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GE is Prize in Bidding War Between Connecticut, New York, Atlanta and Dallas
NEW YORK (TheStreet) -- General Electric , which is threatening to leave its longtime corporate headquarters in Connecticut over a tax hike, has become the prize in what amounts to a bidding war between its home state and rivals from neighboring New York to Atlanta and Dallas. CEO Jeff Immelt formed an exploratory committee in June to search for a "more pro-business environment" for GE's headquarters after the Legislature approved a budget that would raise taxes statewide by $1.9 billion, the second-largest increase in the state's history. The backlash from Connecticut-based corporations including insurers Aetna , Travelers and The Hartford Group , prompted Gov. Dannel Malloy to loosen a number of the new requirements, but GE didn't back down. Dallas Morning News
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Why are all these California companies moving to Austin? Here are a bunch of reasons
A new study from the San Francisco-based Pacific Research Institute has ranked the regulatory climate for small businesses in California the worst out of all 50 states — and the Bay Area is a prime example of why. The reasons? Costly regulations on short-term disability insurance and a minimum wage that’s 25 percent higher than the national average. "California's regulatory policy makes it more difficult and more costly for current and potential entrepreneurs," said study author Wayne Winegarden, a senior fellow at PRI and a partner in the consulting firm Capitol Economic Advisors. Austin Business Journal
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University of Miami Life Science & Tech Park seeks county funds for $112M expansion
The owner of the University of Miami Life Science and Technology Park has requested county funding to support a $112.1 million expansion with a mixed-use hotel and innovation center. The project would bring one of the world's most successful coworking space innovation companies to Miami. The catch is that the commission has already allocated all of the money in the bond program that the developer hopes to tap. Wexford Miami would only get the money if a previously approved applicant falls through. South Florida Business Journal
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Features & Opinion

 Top Ten Places in the South for Relocating California Companies

Urban areas have all kinds of assets that are easy to spot. They have the population, so the labor shed is not usually an issue. Urban areas are also connected by better roads, rail and air service and many have river and deep water ports. Usually Internet access and other forms of communication are more efficient in urban areas. And you have a larger array of quality of life options to choose from, such as the cultural assets found in metropolitan areas.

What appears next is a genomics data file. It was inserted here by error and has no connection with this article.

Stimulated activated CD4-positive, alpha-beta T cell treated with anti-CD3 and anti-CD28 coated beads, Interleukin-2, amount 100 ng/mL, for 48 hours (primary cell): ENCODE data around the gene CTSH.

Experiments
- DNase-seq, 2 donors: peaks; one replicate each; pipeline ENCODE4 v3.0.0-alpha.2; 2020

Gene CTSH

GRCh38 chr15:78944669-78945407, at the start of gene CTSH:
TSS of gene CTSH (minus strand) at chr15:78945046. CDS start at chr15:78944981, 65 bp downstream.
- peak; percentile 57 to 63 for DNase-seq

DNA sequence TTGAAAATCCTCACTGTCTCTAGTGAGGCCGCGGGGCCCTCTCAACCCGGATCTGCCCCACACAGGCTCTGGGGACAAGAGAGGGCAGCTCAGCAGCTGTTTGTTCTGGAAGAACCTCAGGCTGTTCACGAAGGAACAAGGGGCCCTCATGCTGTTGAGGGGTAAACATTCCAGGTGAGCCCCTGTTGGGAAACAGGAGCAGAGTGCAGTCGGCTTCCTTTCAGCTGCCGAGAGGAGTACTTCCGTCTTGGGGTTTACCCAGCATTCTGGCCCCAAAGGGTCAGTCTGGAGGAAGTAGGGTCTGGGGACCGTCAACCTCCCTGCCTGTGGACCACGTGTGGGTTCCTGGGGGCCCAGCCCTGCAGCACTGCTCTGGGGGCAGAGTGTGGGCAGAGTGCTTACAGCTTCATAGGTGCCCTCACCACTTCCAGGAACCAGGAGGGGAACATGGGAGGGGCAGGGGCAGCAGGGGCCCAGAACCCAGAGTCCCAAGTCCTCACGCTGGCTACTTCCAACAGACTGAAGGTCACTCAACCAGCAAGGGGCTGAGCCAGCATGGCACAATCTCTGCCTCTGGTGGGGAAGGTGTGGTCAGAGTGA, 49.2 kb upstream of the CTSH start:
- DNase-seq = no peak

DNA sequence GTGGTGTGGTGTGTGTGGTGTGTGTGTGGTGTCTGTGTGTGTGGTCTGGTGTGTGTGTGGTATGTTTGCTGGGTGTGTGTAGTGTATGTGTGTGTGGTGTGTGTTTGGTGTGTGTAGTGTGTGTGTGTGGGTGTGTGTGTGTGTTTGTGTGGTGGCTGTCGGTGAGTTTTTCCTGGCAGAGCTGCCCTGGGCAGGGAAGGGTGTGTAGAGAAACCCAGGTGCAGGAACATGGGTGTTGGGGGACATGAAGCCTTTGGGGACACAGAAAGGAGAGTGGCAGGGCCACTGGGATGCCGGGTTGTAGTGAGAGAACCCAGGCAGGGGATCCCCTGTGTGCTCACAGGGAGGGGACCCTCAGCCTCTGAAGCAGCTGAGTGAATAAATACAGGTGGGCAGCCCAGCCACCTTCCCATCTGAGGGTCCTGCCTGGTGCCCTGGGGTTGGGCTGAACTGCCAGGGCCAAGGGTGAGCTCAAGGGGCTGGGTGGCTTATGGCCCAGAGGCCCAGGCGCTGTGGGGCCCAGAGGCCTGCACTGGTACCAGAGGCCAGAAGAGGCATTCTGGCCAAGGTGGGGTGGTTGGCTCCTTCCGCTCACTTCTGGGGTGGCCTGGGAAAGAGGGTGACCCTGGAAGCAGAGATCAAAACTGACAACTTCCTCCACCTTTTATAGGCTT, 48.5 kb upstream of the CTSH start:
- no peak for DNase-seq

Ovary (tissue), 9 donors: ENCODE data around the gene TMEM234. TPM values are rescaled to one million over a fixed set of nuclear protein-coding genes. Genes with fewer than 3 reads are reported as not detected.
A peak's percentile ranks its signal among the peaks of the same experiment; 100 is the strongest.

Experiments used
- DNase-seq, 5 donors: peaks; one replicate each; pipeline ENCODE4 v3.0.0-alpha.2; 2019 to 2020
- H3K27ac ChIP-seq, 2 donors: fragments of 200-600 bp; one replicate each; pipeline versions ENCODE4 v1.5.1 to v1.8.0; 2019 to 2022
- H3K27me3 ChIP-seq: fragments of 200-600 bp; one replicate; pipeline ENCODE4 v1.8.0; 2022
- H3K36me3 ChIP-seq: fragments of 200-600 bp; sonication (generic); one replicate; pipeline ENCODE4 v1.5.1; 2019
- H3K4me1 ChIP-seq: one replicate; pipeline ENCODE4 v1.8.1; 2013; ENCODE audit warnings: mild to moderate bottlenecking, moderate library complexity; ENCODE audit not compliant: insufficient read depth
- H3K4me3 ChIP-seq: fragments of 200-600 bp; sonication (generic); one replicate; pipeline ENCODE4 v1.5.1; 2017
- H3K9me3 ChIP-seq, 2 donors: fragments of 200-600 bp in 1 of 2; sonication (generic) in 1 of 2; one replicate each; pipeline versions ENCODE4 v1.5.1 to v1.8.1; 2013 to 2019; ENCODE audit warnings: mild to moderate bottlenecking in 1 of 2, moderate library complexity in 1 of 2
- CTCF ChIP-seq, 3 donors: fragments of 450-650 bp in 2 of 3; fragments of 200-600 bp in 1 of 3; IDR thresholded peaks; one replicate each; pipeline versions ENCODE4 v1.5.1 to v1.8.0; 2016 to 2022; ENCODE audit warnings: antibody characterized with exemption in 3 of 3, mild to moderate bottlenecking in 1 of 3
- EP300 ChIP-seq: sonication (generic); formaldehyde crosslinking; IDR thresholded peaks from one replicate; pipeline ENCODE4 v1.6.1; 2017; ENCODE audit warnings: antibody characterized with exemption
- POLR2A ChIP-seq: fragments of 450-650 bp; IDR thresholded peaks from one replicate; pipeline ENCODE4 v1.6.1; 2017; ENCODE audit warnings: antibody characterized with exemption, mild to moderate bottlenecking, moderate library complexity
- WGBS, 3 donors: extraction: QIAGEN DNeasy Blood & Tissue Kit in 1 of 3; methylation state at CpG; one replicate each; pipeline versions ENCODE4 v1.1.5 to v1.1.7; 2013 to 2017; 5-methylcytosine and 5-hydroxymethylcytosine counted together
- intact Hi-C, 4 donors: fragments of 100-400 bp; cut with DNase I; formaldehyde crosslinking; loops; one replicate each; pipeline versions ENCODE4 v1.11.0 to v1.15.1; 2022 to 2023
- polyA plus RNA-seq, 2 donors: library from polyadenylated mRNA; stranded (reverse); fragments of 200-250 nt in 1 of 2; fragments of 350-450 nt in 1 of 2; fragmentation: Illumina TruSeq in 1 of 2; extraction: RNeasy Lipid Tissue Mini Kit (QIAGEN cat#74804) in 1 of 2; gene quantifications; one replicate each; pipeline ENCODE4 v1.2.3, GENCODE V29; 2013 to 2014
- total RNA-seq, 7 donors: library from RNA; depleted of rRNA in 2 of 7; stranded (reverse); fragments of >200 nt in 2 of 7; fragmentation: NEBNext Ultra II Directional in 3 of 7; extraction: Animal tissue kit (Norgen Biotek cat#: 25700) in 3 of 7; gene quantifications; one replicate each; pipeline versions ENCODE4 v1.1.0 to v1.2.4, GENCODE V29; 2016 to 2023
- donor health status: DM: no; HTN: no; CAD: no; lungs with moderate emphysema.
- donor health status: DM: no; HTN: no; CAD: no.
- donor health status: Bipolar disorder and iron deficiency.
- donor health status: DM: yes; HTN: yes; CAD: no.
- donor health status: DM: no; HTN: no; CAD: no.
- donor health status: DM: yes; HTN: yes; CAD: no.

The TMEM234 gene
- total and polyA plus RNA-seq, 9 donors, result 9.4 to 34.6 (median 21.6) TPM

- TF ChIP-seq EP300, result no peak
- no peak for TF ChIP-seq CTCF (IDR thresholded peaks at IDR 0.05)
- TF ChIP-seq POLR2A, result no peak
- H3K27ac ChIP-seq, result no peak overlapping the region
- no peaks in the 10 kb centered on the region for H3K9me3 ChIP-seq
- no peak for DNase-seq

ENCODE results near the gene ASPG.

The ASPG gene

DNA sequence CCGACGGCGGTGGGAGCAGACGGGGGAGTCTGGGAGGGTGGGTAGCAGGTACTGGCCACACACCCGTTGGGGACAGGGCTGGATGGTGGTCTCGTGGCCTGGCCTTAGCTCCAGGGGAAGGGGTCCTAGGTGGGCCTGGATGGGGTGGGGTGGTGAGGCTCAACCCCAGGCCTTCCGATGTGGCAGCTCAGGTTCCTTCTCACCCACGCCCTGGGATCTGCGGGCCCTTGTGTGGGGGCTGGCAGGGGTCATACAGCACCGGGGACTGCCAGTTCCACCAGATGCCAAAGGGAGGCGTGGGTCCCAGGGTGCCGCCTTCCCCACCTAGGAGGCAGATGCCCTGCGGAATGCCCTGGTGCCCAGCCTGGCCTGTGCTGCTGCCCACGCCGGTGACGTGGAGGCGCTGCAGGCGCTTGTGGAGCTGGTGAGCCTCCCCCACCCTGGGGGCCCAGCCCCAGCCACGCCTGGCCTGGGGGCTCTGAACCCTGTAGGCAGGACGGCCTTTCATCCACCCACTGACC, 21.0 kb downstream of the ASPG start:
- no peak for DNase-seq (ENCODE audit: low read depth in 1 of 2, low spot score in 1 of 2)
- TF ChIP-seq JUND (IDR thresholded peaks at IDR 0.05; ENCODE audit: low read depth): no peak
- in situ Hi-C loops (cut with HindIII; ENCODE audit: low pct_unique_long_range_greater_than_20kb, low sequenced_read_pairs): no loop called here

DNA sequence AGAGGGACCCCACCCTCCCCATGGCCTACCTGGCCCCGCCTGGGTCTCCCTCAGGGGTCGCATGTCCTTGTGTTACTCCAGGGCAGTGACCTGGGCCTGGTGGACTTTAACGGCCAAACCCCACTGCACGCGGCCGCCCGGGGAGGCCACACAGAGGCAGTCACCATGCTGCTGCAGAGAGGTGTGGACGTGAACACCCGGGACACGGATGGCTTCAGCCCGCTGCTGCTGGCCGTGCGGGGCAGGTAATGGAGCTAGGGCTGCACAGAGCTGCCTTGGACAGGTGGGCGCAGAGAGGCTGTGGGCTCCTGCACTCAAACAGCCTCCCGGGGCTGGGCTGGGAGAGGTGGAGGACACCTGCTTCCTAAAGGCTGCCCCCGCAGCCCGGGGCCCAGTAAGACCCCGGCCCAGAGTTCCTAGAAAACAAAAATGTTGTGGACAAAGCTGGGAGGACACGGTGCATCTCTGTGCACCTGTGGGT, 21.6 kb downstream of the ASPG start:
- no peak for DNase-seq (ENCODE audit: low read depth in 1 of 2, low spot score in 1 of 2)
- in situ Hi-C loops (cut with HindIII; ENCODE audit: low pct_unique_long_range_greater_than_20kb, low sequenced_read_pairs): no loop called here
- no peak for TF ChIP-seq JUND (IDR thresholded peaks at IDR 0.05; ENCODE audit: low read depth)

Randle Report - Business News in the South

 FEATURE  
By Mike Randle
The belief that "80 percent of all new jobs come from existing business and industry" is an out-of-date, old-fashioned fabrication. I have no idea how it started, where it started, or who said it first, but there are professionals in economic development as well as leaders of government in the South who actually believe that each year, 80 percent (why 80 percent I don't know, either) of all new jobs are created by existing business and industry. I hear it all the time and I just roll my eyes. There is nothing static in economic development but this: 100 percent of all lost jobs come from existing business and industry. That, and of course 100 percent of the time site consultants never pay for a meal.
 

 Business News in the South - Randle Report

FEATURE     
After I finished the cover story for this issue, I read an interesting article by economist Paul Krugman, the op-ed columnist for the New York Times, titled, "Partying like it’s 1995." Generally I side with Krugman, even though I am a journalist, not an economist. Occasionally, though, I read some of his stuff and ask myself, "What planet did Krugman come from?" Like when he predicted a shift of automotive assembly to Canada after Toyota announced a new plant in Woodstock, Ontario in 2005 because of "free healthcare," among other benefits. That Toyota deal was the last major automotive assembly plant announced in Canada and I predict it will be the very last one for the Canadians.
 
 Nashville Mayour Karl Dean
If you have ever seen one of my presentations, then you know about the word "reshoring" and how that phenomenon has lifted the spirits of even the most skeptical Southerners regarding the future of the region's economy. After all, in the last four decades, manufacturing has suffered a bloodletting never before seen in U.S. history. The biggest factor behind the slow and long meltdown that began in the 1990s was the herd mentality to offshore manufacturing capacity to cheaper locales, primarily by U.S.-owned companies.